Presenting: five teams who’ll take a step back in the win column from 2021, and five who’ll reverse their fortunes in a more favorable way.
The science was rigorous. Decisions were made based on QB quality, strength of schedule, regression, crystal balls, and vibes. Sometimes just vibes. So we’re definitely in “entertainment purposes only” territory here. Unless you wager actual money based on this column, and win actual money. Then we can discuss my commission.
Our Five Overachievers
These assured winners don’t have to be Super Bowl contenders or anything. Just teams who were a little down on their luck in 2021 or employ elite talent at key positions. Or both! Why not both?
The Baltimore Ravens (went 8-9)
Easiest call of the year. Barring a series of catastrophic injuries or a continuation of the worst luck in the league, Baltimore will climb. They almost have to.
The Ravens started last season 8-3, but then lost six straight — five of those by a combined eight points. Yes, they lost five times by a single score split five ways. They became the first NFL team to lose four games by two points or less in a month’s time. And we thought watching the Seattle Seahawks was hard.
Tyler Huntley, not Lamar Jackson, was the starting quarterback for four of the defeats, which came on a failed two-point conversion in the final minute, a fourth-down conversion by the Los Angeles Rams in the final minute, an error-filled fourth quarter including a doomed drive in the final minute, and an overtime FG against the Pittsburgh Steelers, not in the final minute, but with two minutes on the clock.
Don’t overthink this. The Ravens can’t get any unluckier. Theoretically.
The Los Angeles Chargers (went 10-7)
Justin Herbert may never be a top 2 QB because Patrick Mahomes and Josh Allen exist, but he could be a top 3 once Aaron Rodgers and Tom Brady call it quits or decline. (Any day now, guys.)
Justin Herbert: Lowest turnover-worthy play rate along ALL QBs pic.twitter.com/7SbdFY0lHu— PFF (@PFF) January 13, 2022
The Chargers will likely be favored in seven of their first eight games, with the lone exception being when they travel to take on the Kansas City Chiefs. Wouldn’t be at all surprising to see them 6-1 at Halloween, hit the bye, then annihilate the Atlanta Falcons at home. From that point you split the remaining games and that’s 11 or more wins.
My only concern would be the Chargers finishing 29th in scoring defense last year. Of course, if you score enough points, defense begins to matter a lot less. Marshawn Lynch has thoughts on the process.
Da Bears (went 6-11)
I’m a giant believer in Chicago Bears second year quarterback Justin Fields, which is why it was so kind of erstwhile Field Gulls contributor Sam Gold to back me up.
WATCH! After looking at a bunch of Justin Fields tape, I think he's in line to having a great second year season. Should #Bears fans have hope? I think so!— Samuel Gold (@SamuelRGold) September 7, 2022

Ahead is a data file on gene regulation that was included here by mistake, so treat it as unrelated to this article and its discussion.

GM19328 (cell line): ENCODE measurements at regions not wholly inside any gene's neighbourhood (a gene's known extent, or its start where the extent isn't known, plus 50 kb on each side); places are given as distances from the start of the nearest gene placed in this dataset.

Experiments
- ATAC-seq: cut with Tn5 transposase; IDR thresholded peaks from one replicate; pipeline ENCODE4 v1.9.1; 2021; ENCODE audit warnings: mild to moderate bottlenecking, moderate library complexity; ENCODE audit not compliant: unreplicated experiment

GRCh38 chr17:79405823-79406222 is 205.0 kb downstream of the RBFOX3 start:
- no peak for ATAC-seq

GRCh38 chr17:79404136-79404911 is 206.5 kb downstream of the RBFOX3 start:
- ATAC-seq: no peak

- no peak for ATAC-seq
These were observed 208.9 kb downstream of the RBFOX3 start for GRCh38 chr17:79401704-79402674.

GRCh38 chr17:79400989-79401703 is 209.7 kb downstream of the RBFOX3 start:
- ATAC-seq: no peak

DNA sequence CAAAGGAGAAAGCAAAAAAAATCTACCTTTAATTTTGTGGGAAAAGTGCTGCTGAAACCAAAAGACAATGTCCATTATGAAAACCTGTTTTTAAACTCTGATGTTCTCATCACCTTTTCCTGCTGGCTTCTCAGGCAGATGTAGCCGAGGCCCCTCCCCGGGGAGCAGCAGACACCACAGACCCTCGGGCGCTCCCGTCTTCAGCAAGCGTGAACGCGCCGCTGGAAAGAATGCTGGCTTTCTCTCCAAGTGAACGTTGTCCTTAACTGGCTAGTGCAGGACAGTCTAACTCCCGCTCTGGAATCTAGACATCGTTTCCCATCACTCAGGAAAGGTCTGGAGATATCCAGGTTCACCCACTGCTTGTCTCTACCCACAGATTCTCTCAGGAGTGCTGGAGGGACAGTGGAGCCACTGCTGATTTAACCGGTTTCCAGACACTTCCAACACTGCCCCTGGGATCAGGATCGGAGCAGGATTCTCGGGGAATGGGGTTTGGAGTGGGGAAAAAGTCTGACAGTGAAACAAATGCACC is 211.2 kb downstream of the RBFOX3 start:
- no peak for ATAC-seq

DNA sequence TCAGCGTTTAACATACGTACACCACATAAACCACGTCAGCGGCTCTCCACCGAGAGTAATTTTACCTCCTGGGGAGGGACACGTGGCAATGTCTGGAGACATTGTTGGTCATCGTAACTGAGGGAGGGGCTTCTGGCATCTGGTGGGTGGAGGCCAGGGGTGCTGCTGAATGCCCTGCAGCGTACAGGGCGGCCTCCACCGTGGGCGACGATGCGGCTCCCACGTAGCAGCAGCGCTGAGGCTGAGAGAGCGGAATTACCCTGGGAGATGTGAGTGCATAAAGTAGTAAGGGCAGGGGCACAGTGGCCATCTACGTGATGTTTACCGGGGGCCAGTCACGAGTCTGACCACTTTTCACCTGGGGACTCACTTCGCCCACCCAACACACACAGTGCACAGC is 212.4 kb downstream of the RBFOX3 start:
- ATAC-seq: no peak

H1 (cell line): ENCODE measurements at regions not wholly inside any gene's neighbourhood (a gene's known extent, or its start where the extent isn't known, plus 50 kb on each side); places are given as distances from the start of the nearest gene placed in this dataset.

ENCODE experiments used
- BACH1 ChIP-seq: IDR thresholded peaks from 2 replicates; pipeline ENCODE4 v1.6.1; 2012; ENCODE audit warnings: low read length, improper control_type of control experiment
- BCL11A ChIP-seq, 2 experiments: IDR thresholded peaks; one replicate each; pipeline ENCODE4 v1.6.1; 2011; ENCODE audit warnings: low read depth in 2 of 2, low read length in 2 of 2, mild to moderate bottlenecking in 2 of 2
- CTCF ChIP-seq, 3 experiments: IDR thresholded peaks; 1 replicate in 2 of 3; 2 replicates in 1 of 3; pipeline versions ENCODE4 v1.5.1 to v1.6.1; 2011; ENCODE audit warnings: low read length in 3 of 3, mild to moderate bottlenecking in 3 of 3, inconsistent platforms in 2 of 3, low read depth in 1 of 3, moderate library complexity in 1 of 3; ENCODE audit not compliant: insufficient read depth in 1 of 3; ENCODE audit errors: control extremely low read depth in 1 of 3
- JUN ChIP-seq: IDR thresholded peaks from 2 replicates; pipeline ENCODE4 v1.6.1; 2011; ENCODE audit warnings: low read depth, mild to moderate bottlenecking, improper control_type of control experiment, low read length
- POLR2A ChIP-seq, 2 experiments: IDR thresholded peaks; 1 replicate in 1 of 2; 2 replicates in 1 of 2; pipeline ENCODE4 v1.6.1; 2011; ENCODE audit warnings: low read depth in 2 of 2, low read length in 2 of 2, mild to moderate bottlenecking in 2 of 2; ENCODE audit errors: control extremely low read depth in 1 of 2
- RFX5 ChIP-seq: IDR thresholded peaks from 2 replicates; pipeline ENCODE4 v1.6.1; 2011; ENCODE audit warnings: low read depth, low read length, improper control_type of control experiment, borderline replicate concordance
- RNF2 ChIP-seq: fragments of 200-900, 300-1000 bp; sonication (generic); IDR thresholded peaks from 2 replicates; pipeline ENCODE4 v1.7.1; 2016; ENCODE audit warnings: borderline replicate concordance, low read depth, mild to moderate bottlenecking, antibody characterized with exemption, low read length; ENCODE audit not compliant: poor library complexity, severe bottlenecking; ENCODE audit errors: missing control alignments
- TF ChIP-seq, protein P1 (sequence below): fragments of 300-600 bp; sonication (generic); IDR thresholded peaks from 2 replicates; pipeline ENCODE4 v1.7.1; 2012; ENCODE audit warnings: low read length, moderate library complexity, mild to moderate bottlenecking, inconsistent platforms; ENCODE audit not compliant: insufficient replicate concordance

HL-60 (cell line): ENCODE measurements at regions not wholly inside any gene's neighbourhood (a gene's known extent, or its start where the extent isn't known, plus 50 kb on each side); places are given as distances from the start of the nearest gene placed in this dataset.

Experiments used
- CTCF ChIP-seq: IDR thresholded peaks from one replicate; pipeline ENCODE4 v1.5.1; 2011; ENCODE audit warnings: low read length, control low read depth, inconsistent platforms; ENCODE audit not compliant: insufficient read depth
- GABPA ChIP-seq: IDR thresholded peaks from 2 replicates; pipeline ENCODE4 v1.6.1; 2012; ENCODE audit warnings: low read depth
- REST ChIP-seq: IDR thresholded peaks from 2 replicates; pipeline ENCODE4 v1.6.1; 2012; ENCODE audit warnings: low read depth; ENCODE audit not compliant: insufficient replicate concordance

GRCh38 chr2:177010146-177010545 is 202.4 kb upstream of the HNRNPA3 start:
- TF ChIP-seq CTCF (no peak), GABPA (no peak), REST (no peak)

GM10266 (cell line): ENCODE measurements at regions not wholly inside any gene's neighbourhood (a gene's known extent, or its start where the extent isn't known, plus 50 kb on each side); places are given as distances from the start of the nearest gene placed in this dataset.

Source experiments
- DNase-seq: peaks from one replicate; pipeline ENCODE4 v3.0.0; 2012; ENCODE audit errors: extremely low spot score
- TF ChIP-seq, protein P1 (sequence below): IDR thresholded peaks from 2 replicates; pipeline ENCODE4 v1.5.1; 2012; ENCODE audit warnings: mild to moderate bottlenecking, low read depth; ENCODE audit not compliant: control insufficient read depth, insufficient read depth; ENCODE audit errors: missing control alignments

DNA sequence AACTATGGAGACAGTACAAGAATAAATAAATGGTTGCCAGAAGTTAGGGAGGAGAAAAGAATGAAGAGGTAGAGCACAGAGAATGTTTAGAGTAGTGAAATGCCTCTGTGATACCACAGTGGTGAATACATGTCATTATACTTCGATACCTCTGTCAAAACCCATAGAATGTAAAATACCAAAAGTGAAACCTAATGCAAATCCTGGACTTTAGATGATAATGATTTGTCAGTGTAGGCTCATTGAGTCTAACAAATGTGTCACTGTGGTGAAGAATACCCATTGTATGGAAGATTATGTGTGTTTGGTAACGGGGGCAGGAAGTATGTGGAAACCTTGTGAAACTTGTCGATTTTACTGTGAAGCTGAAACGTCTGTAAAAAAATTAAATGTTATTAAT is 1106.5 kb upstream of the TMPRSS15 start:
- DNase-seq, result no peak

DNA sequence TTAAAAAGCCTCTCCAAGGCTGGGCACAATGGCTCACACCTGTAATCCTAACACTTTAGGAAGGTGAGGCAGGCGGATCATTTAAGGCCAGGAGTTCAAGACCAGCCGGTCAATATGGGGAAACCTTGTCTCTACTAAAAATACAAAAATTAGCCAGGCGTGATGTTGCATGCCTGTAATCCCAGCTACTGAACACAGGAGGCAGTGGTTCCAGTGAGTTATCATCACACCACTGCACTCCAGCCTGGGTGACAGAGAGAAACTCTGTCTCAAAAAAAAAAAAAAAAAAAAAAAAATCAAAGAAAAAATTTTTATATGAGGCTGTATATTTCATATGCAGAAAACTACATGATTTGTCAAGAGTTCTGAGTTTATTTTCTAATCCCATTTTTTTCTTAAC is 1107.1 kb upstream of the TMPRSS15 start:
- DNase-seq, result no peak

Talked about Fields' improvements + play-calling changes from last year to this.
YouTube link:https://t.co/JlYdgmMnqS pic.twitter.com/Na0Wf2gDUD
If your QB is good, you almost automatically exceed six wins. The eighth-easiest schedule awaits them. I’m betting Fields is good and the schedule stays favorable.
The Dallas Cowboys (went 12-5)
More than 12 games? Yeah. I’m predicting the Boys will be the NFC’s top seed. They check all the boxes:
- already good roster
- below average division containing two sorry franchises
- locked-up franchise QB entering his prime
- tenacious defense led by savvy DC (hi Dan Quinn!)
- easiest schedule in the league, at .462
Don’t think 14 wins is at all out of the question. 12 sounds disappointing. Vegas has Dallas pegged at about 20-1 to win the Super Bowl, with anywhere from +2000 to +2200 lines. Just saying.
Cincinnati Bengals (went 10-7)
After Cincinnati roared to the Super Bowl, only to lose it in heartbreaking fashion to an unknown team, analysts were quick to anoint Joe Burrow as the Next Big Thing. (Alongside Herbert.) The Bengals spent the offseason addressing their biggest roster hole — offensive line — with two key acquisitions and didn’t lose anybody significant. A fast start while the Cleveland Browns and Steelers spin their wheels ought to allow Cincy to coast to 11 wins. Even if luck goes against them, or if, improbably, Evan McPherson misses a clutch kick.
The Las Vegas Raiders (went 10-7)
A) Toughest division in football; B) worst QB in the division, objectively; C) 7-2 in one score games; D) were -9 in turnovers; E) posted a -65 point differential; F) the seventh-hardest schedule awaits them.
The deck is stacked against Vegas. Maybe the house doesn’t always win.
I would be legitimately shocked if the Raiders won 10 games again. Luck-based results tend to not last from year to year.
The San Francisco 49ers (went 10-7)
I am a long-term believer in Trey Lance. Has the tools, the mentality, the system, the supporting cast. What he doesn’t have is any type of track record. He wasn’t good in 2021, and he won’t be good to start 2022. He will be fine in 2023. Which is a different year.